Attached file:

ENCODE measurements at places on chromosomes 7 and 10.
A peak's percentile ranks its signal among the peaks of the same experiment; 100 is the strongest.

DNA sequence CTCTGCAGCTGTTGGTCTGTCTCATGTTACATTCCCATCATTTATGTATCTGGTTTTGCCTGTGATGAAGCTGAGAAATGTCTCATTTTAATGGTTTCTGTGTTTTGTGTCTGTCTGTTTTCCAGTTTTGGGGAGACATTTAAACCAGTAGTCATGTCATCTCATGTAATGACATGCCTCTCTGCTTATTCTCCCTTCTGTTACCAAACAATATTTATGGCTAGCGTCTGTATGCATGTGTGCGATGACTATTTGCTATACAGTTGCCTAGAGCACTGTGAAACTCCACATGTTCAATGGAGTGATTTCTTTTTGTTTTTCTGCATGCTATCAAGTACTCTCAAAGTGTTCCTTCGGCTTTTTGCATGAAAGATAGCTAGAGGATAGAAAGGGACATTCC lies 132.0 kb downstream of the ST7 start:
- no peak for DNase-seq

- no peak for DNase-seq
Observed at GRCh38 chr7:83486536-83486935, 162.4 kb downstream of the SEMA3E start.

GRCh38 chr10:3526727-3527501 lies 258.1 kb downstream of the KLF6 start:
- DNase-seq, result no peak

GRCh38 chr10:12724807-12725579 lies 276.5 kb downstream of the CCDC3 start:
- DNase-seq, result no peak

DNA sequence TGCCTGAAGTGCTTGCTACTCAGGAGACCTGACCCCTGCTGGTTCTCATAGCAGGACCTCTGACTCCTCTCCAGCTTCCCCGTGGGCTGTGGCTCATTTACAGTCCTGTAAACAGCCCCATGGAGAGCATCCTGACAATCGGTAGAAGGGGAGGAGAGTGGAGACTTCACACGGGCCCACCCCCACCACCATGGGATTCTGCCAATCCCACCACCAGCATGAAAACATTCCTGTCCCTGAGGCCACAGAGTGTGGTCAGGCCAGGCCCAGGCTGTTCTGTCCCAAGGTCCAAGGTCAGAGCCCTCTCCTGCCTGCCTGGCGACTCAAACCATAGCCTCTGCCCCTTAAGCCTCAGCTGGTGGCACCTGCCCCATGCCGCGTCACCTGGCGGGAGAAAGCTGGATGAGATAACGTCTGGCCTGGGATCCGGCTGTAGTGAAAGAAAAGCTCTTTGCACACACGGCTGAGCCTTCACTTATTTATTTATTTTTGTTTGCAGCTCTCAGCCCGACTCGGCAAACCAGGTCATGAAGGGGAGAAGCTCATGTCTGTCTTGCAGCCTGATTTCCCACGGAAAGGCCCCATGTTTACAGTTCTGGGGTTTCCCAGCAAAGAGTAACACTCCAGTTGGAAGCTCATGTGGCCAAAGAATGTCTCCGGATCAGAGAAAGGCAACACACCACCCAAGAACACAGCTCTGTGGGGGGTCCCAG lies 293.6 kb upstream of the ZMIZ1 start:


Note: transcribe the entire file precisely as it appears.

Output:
ENCODE measurements at places on chromosomes 7 and 10.
A peak's percentile ranks its signal among the peaks of the same experiment; 100 is the strongest.

DNA sequence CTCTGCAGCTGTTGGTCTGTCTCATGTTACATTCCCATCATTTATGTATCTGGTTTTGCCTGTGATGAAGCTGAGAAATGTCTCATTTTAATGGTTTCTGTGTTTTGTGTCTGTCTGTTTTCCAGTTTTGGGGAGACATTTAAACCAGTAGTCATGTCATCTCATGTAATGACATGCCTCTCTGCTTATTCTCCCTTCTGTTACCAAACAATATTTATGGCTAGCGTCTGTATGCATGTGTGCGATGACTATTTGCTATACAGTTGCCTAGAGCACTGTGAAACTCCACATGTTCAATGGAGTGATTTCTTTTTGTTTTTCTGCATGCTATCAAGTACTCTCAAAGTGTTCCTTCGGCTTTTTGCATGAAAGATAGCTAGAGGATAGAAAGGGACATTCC lies 132.0 kb downstream of the ST7 start:
- no peak for DNase-seq

- no peak for DNase-seq
Observed at GRCh38 chr7:83486536-83486935, 162.4 kb downstream of the SEMA3E start.

GRCh38 chr10:3526727-3527501 lies 258.1 kb downstream of the KLF6 start:
- DNase-seq, result no peak

GRCh38 chr10:12724807-12725579 lies 276.5 kb downstream of the CCDC3 start:
- DNase-seq, result no peak

DNA sequence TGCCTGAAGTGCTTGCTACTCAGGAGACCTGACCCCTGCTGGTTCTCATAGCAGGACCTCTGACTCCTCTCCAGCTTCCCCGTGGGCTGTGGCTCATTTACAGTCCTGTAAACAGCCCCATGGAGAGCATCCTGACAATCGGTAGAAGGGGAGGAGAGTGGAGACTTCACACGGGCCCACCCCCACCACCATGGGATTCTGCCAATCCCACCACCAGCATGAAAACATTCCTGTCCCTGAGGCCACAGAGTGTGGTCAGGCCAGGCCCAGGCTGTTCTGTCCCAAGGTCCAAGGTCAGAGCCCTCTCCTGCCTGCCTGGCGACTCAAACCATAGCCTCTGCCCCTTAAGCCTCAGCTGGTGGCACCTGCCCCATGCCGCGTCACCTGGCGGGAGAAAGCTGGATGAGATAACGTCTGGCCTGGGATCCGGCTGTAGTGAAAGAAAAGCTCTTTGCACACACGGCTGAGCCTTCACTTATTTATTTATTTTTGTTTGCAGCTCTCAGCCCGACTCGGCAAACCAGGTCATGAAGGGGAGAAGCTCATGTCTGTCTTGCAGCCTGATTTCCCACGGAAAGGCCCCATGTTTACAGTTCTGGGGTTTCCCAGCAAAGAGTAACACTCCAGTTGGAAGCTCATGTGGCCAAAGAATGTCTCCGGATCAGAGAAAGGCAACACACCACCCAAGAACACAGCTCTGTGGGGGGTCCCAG lies 293.6 kb upstream of the ZMIZ1 start: